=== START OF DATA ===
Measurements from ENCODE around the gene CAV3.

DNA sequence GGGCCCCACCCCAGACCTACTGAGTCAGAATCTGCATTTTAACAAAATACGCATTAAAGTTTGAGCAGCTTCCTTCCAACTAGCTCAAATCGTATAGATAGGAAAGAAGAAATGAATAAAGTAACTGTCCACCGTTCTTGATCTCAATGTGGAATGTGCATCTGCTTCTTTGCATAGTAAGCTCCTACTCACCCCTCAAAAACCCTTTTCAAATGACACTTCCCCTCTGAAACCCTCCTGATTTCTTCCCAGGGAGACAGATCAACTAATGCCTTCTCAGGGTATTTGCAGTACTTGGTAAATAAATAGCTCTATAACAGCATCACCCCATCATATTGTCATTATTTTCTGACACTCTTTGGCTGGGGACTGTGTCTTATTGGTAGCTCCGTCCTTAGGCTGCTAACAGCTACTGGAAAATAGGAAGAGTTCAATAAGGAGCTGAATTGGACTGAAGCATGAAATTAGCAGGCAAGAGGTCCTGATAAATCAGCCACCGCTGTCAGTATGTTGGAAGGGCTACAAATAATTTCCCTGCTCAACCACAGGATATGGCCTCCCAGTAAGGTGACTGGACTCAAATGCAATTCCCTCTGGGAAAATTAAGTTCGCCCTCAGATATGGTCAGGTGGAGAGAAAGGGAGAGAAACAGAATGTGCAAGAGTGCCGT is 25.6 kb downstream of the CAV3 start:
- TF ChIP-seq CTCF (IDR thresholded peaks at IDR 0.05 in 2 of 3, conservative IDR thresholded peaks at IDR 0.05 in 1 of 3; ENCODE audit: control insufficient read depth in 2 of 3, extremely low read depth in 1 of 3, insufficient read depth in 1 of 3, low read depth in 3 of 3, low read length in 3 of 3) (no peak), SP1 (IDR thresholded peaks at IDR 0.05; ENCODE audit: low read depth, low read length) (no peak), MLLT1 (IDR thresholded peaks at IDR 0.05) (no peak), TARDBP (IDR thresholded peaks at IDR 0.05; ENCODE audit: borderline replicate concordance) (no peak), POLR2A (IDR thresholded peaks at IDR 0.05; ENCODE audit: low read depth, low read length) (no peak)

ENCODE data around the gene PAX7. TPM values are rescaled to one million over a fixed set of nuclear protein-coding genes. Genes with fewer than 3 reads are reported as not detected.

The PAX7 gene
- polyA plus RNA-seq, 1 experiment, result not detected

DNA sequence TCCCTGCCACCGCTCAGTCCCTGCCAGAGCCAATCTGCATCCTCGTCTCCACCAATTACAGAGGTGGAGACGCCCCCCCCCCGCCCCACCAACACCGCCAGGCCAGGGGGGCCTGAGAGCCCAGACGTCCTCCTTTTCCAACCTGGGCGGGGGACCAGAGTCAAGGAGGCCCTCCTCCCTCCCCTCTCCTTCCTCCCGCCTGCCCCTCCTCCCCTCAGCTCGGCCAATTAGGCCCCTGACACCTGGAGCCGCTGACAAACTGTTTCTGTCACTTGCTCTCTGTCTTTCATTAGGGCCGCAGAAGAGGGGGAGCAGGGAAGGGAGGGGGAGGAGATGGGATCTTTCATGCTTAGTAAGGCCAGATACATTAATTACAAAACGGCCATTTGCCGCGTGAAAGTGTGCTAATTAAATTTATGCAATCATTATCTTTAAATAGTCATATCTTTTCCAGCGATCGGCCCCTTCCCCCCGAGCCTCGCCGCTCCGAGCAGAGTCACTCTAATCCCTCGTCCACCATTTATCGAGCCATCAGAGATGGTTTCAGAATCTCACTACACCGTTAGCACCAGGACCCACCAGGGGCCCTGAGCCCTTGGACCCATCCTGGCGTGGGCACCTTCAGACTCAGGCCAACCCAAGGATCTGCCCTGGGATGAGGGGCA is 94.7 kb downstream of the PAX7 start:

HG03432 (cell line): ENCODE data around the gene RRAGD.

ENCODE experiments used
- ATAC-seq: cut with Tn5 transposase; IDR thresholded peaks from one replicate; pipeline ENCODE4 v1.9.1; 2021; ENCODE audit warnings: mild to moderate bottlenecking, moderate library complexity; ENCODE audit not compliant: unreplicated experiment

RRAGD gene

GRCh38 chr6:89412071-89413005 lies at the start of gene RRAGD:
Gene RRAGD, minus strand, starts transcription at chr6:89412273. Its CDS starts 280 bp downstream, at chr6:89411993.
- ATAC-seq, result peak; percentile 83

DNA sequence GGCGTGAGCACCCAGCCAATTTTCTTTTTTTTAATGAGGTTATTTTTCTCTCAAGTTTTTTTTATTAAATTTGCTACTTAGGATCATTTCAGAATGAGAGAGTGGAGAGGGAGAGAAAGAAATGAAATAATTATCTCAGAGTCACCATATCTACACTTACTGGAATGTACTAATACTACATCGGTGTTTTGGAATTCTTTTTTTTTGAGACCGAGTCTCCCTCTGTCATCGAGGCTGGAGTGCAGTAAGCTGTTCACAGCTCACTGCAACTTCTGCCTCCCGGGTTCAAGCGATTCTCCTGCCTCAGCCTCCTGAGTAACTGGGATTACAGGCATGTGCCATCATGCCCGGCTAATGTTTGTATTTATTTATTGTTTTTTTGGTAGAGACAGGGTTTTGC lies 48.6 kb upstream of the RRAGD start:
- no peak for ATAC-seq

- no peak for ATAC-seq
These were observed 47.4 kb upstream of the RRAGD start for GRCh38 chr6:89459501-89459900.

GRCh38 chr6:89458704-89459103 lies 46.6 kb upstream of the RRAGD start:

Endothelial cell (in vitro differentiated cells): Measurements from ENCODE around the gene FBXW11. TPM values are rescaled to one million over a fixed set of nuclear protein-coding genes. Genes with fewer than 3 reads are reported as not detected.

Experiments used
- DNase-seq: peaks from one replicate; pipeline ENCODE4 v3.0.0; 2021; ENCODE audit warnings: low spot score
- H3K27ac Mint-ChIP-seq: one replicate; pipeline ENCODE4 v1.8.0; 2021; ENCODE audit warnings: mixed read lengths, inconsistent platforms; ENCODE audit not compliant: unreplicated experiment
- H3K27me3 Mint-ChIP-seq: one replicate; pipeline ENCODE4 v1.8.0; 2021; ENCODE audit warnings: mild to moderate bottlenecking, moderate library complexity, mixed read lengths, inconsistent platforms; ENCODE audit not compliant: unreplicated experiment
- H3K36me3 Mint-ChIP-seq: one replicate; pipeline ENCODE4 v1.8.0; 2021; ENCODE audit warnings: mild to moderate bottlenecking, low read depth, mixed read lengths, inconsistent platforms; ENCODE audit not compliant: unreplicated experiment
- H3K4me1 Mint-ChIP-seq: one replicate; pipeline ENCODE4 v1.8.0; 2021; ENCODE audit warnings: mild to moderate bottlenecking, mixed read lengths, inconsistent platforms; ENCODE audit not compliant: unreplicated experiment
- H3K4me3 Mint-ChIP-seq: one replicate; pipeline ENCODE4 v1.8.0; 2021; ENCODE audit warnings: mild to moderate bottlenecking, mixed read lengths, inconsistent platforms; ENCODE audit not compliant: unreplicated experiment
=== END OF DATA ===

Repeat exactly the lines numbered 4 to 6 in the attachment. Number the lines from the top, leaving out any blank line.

ENCODE data around the gene PAX7. TPM values are rescaled to one million over a fixed set of nuclear protein-coding genes. Genes with fewer than 3 reads are reported as not detected.

The PAX7 gene
- polyA plus RNA-seq, 1 experiment, result not detected